Spanish Pact Combines Worst of Both Worlds

The Socialists get the reverse labor market reforms while the liberals block a referendum on Catalan independence.

Spanish party leaders Pedro Sánchez and Albert Rivera sign a coalition agreement in Madrid, February 24
Spanish party leaders Pedro Sánchez and Albert Rivera sign a coalition agreement in Madrid, February 24 (PSOE)

Spain’s Pedro Sánchez may have been clever to form a pact with the liberal Ciudadanos on Tuesday and dare the other parties to reject the deal; the coalition agreement itself is the worst of both worlds.

This website argued yesterday that the Socialist Party leader had outmaneuvered both his far-left rivals and the man he hopes to succeed as prime minister, Mariano Rajoy.

The latter, whose People’s Party lost its majority in December’s election, was waiting for Sánchez to fail at forming a government, assuming that the left-wing leader would never bridge the gap between the pro-business Ciudadanos and the anti-establishment Podemos movement. The Socialists need the support of both for a majority.

By doing a deal with the Ciudadanos first, Sánchez puts pressure on Podemos to either back the most progressive government Spain is likely to get or make common cause with Rajoy’s conservatives — whose austerity policies they have reviled.


The deal itself, though, is ugly.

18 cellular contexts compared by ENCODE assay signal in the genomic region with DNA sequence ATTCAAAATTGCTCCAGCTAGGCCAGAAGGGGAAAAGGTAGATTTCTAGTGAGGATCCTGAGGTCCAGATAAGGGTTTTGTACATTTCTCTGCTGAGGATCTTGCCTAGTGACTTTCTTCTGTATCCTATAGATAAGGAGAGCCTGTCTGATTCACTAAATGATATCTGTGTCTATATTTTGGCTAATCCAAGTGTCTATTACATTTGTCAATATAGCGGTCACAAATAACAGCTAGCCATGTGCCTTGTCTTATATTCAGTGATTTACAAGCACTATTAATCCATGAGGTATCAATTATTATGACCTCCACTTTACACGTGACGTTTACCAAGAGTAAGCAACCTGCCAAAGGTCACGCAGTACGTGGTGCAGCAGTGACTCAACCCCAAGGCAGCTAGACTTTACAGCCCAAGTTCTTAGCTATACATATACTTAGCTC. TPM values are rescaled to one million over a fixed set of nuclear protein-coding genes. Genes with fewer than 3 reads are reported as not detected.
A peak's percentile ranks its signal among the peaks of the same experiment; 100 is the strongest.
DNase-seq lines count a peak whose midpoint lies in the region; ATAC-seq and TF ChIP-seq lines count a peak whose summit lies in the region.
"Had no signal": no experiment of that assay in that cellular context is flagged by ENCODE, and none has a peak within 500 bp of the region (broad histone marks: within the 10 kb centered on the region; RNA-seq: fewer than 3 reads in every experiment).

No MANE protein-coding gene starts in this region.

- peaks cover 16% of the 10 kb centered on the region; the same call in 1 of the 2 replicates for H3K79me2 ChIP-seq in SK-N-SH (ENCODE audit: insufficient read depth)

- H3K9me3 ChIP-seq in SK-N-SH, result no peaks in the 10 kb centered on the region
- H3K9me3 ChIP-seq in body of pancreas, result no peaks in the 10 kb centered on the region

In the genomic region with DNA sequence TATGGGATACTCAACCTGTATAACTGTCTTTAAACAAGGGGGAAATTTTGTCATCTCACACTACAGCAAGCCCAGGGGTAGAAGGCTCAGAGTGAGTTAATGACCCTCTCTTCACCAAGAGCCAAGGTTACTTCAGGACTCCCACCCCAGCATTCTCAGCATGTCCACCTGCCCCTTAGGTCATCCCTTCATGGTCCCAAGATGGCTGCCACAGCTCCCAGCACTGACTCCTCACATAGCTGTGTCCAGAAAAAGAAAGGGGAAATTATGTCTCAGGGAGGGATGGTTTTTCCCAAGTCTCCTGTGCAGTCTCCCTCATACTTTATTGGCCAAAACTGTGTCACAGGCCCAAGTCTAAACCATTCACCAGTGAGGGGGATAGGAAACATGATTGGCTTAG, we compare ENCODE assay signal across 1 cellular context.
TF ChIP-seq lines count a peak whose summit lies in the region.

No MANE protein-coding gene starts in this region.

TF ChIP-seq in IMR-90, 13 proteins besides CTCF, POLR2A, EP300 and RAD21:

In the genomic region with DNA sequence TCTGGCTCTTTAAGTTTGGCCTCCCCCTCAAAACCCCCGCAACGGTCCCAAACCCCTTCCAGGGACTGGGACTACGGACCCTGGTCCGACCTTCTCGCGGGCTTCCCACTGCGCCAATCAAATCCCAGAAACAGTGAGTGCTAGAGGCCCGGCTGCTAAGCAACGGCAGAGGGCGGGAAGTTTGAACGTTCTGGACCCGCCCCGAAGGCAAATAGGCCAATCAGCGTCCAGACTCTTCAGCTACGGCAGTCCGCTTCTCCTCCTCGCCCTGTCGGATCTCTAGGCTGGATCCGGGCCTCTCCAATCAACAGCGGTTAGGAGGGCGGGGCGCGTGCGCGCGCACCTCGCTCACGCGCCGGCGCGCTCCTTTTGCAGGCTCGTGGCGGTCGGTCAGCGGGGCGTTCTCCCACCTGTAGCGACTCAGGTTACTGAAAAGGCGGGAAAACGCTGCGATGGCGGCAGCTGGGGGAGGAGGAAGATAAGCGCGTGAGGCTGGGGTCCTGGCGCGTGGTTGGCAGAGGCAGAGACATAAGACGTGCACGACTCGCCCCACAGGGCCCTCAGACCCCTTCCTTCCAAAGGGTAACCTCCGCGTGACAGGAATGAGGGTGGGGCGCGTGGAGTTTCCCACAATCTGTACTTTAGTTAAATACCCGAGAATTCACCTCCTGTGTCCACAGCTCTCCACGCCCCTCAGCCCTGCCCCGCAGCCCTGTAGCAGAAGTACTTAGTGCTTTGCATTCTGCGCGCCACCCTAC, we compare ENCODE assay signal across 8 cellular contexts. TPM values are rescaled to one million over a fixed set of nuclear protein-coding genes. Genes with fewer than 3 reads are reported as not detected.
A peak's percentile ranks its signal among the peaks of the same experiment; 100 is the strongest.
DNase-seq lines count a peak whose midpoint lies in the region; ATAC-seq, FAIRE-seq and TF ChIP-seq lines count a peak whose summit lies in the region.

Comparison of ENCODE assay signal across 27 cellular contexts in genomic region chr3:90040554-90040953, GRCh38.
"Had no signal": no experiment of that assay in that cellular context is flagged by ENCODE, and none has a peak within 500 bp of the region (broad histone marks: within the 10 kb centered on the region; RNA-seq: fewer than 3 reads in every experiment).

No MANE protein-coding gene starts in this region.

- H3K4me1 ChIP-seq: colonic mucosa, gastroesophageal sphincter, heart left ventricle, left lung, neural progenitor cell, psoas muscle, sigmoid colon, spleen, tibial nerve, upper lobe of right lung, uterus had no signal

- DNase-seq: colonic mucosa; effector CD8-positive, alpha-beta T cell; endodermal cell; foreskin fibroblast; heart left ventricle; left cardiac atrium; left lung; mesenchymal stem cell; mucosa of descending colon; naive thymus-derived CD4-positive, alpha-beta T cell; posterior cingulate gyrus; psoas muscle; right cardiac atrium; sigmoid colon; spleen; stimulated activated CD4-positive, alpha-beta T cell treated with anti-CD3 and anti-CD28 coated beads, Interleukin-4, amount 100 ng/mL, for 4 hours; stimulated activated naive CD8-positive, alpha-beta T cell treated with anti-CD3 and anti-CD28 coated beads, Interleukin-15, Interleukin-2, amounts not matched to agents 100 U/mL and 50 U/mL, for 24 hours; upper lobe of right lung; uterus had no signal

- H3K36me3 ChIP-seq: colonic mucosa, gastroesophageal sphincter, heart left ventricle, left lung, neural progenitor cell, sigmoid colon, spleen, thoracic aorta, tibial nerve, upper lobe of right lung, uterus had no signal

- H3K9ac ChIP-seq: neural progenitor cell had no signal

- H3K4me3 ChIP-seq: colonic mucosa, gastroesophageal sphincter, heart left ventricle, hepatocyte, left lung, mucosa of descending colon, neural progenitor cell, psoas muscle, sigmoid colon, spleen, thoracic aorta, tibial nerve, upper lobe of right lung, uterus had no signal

The two parties vow not to raise taxes on low and middle incomes but do call for a new tax on wealth.

All the same, they want yet more time from the rest of the eurozone to reduce Spain’s budget deficit, which has exceeded the treaty ceiling of 3 percent of gross domestic product for the last eight years.

Labor reforms

Most damagingly, the pact makes good on a Socialist Party campaign promise to scrap Rajoy’s labor reforms.

The right has allowed companies to opt out of sectorial bargaining agreements and made it cheaper for them to fire workers by reducing severance payments.

Together with lower wages, the changes have made Spanish firms more competitive. Exports are up. They now account for 23 percent of economic output against 17 percent in 2007, the last time the People’s Party was in power.

The reforms have also helped shrink the gap between often older workers on secure contracts and youngsters who can only find temp jobs with less benefits.

The Ciudadanos and the Socialists do intend to reduce the number of job contracts that can be used by employers.

But their program does not include a commitment to introduce a single employment contract, despite this being a signature liberal policy proposal.

With one in five Spaniards still out of work and youth unemployment at almost 50 percent, reversing labor market liberalization is about the worst thing the next government could do.


In return, the Ciudadanos get a commitment from the Socialists to block a referendum on independence in their home region, Catalonia.

Separatist parties there have a narrow majority and are determined to break away from Spain next year.

Podemos argues that a formal referendum, which Rajoy’s People’s Party denied the Catalans while it was in power, is the only way to break the gridlock.

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